Drawing journal comics about my work has likewise broadened my understanding of what it is to be an educator. As my former principal loved to remind me, he hired me because he saw my comics and knew I’d bring something unique to his teaching staff.

Consciously, I know I did all those things myself… but I also know I never would have achieved them if I hadn’t been so wonderfully inspired by James Kolchaka. I’m going to miss American Elf but I’m excited to see what projects Kochalka’s going to focus on next. American Elf will remain a substantial contribution from a cartoonist whose best work is still to come. Enjoy the next three weeks of American Elf and look forward to the future!

elliot’s favorite comics

Posted in commentary, sketchbook with tags , , , , , , on January 6, 2011 by Christopher Pearce

I love comics and although I am perfectly fine with Elliot and Henry having no interest in the medium whatsoever, I’ve been trying to build a healthy interest in them. Well, more with Elliot than Henry at this point, I suppose, but the fact remains: I would love for them to also love the things I love.

To that end, in the past few months, Elliot and I have been reading lots of comics together. Although I’m never sure exactly how much he’s following the panels and pictures, he enjoys the stories and it’s been fun introducing him to some of my favorites, both new and old. I’ve been well pleased with the sheer amount of children’s comics that we have to choose from at our library- when I was a young’un, comics were all but absent from libraries. Now they’re some of the biggest sections of the children’s areas.

We read some standards: Elliot really seems to enjoy Archie comics. He’s interested in Batman. Of late, his main interest lie in two comics, and I’ve drew them for him in my sketchbook the other day:

From L to R: Sasspants, Johnny Boo, Squiggle.

Full disclosure: The first character comes from the children’s comic Guinea Pig: Private Eye, which is written by my friend Colleen Venable. Colleen and I went to high school together and she was super-nice to me when I moved to Brooklyn in 2006. If you know Colleen, you will not be surprised to see her name appear in the same sentence as the adjective “super-nice”. She’s one of the nicest people I’ve ever had the good pleasure to meet in my life… which makes it all the easier to say that Guinea Pig: PI is awesome and Elliot loves it. It has a really clever premise, (Sasspants is a “P.I.” because the “g” fell off her cage’s sign), a lot of good humor, and some wonderfully cute art from Stephanie Yue, who also colored the heck out of my favorite graphic novel from 2010, Smile.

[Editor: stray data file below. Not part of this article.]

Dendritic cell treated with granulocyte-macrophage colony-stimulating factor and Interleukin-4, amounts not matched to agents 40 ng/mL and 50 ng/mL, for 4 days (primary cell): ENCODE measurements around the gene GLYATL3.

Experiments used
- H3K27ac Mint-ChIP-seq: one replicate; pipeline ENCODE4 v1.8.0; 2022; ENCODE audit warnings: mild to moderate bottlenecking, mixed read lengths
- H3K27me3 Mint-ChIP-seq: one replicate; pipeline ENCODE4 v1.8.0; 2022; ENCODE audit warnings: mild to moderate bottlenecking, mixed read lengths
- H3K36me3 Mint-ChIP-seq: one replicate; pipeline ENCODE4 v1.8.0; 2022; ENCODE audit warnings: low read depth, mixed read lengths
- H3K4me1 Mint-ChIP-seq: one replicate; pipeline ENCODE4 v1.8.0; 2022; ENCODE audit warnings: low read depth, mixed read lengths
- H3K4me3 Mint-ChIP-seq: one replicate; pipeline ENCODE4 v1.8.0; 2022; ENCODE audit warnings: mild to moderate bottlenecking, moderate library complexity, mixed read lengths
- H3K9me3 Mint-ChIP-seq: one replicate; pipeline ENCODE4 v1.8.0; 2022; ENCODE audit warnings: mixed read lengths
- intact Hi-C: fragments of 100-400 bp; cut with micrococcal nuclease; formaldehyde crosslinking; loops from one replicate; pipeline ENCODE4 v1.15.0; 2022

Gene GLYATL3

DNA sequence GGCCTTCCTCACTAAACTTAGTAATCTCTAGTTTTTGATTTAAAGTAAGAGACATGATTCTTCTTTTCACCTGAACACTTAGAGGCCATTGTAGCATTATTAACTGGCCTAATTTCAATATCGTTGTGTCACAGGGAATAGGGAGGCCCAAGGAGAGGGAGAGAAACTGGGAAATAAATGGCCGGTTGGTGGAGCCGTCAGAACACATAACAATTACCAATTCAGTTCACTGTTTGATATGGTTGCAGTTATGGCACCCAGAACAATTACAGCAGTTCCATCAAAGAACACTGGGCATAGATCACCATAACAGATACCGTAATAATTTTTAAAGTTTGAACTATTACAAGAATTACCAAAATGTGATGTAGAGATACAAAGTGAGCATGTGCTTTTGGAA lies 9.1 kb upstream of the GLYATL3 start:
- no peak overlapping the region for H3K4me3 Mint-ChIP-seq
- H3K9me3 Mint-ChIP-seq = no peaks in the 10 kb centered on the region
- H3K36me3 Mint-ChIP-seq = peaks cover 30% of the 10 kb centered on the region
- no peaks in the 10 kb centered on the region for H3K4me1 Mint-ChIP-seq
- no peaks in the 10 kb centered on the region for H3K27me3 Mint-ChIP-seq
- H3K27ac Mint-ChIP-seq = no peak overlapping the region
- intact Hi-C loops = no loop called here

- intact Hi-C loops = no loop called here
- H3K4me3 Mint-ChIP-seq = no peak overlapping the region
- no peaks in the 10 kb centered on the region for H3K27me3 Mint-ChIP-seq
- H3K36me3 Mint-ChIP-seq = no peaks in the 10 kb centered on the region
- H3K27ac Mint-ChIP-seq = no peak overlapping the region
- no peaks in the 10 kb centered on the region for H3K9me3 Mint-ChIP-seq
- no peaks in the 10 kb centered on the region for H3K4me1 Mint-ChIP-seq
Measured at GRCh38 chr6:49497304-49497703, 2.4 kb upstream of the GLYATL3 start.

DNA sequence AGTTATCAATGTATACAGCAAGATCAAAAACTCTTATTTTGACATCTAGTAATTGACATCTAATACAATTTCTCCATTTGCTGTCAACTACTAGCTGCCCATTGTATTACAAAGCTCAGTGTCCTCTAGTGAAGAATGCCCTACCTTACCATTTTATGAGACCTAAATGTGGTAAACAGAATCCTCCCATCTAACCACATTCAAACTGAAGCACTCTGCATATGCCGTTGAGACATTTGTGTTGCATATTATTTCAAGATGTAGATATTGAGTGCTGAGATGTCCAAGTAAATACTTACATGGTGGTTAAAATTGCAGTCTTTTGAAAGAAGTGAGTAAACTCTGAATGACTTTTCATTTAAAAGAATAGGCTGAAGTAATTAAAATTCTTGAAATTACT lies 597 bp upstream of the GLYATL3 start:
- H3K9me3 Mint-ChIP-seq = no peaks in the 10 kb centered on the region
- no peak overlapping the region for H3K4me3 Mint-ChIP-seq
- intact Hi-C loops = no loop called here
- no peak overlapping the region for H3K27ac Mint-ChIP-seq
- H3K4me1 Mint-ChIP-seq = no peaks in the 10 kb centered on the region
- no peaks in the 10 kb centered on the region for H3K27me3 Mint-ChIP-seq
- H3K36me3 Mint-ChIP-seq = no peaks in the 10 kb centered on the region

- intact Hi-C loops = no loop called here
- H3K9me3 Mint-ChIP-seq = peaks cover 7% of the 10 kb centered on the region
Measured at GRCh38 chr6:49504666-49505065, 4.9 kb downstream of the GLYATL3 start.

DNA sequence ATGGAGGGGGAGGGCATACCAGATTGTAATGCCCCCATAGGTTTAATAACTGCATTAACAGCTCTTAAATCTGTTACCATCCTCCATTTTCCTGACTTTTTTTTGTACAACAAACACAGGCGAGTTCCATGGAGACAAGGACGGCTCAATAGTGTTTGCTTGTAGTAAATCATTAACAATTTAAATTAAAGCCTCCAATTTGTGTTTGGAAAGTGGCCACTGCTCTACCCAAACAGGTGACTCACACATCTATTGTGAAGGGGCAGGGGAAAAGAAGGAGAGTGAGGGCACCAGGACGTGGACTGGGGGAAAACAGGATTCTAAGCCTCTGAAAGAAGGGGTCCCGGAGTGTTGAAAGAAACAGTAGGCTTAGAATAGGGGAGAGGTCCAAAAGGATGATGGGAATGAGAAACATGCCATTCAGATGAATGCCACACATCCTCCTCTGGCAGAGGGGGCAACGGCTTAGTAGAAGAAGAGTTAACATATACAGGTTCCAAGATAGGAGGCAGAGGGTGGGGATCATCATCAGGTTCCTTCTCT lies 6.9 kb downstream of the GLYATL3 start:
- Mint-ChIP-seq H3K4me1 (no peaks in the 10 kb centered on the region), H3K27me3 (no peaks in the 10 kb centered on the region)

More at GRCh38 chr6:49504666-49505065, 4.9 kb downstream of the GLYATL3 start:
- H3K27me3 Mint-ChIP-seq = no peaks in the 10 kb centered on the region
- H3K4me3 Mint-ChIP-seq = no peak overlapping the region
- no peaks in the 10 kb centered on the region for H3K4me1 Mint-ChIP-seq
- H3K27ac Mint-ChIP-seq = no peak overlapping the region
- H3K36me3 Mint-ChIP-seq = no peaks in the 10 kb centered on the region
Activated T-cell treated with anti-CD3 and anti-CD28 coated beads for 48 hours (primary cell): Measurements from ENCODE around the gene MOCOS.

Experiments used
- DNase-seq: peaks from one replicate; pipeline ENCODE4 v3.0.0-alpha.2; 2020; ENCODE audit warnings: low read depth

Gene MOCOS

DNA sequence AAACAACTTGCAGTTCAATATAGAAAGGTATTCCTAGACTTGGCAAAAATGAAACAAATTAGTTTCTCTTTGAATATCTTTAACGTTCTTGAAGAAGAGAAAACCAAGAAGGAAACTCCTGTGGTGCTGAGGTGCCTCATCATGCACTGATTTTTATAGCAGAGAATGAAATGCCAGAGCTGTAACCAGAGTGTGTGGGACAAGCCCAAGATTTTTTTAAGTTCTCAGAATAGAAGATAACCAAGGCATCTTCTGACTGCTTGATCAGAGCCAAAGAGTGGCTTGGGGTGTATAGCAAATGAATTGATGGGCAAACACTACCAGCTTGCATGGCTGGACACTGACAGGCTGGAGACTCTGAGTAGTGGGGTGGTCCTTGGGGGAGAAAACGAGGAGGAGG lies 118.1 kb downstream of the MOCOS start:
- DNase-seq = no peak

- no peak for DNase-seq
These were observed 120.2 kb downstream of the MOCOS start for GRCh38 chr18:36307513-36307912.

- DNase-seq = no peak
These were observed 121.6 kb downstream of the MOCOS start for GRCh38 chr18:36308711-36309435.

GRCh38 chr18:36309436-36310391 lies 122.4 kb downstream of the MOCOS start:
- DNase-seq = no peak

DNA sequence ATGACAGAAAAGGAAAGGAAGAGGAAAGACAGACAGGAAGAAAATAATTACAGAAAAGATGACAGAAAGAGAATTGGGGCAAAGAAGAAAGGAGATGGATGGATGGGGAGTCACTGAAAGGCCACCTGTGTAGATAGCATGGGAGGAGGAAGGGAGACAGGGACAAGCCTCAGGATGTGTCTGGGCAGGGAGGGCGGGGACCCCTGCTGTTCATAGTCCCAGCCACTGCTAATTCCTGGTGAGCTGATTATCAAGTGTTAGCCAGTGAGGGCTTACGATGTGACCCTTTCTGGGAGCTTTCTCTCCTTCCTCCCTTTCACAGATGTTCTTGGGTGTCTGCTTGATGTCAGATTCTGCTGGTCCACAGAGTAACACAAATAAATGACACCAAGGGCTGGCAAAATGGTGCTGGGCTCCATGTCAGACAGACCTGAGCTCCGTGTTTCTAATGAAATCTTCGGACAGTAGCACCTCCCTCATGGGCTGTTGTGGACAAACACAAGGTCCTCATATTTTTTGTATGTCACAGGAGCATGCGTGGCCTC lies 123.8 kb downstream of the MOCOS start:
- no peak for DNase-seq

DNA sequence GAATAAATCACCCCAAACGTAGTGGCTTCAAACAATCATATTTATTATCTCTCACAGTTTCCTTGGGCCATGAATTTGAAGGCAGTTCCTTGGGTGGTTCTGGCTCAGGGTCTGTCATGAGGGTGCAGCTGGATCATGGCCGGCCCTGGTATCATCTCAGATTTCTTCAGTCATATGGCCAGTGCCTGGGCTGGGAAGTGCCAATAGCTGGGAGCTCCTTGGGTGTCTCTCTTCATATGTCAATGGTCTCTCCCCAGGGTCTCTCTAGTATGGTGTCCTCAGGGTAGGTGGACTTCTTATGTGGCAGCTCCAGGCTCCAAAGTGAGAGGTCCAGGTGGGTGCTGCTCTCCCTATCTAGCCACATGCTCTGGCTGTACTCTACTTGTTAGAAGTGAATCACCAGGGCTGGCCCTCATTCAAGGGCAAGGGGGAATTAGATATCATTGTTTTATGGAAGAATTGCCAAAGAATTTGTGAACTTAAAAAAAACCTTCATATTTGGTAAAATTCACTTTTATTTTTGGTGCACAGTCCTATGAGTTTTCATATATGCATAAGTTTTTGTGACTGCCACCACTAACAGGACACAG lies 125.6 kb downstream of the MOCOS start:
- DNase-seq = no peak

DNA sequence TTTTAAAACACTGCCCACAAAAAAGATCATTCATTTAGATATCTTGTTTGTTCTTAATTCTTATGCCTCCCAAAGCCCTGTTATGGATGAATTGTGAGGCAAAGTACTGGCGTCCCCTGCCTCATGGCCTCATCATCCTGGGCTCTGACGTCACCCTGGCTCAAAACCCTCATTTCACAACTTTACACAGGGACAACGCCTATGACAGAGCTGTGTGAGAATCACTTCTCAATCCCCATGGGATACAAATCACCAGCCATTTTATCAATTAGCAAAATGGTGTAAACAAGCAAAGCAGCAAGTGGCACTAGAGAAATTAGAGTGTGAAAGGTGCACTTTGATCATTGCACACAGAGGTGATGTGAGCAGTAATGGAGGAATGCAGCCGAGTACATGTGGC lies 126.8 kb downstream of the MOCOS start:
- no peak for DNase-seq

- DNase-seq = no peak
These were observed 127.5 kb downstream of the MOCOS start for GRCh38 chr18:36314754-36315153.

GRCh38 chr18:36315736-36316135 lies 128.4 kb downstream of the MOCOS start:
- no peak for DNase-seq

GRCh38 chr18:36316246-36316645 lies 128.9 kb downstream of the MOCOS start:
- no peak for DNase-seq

Also awesome: Colleen was doing a signing back home in New York a few weeks ago and I sent my mom to pick up both Guinea Pig: PI books (Hamster and Cheese and And Then There Were Gnomes, with others to soon follow for those playing at home) and she was nice enough to sign the books. This in and of itself would be awesome, but I have to publicly thank Colleen for signing one of the books “To Elliot and Henry” and the other “To Henry and Elliot.” That kind of attention to possible future sibling rivalry is most appreciated, Colleen!

Johnny Boo is the main character in a series of children’s comic books by cartoonist James Kochalka. I’m a tremendous fan of his and it’s impossible to argue that he’s the epicenter for “one a day, everyday” journal comics. We picked up Johnny Boo and the Happy Apples, the third book in the series, at our library. Elliot’s very into monsters and ghosts and Happy features both- besides Johnny and his pet ghost Squiggle, there’s an Ice Cream Monster. Elliot digs reading these and repeating many of the “catchphrases” that the characters use like when Squggle yells “Squiggle power, ACTIVATE!” That’s become a resounding cry in our house as of late.

Anyhow, I highly recommend both of these books. Tomorrow I’ll give a second recommendation to a great children’s/comic book with some cool art.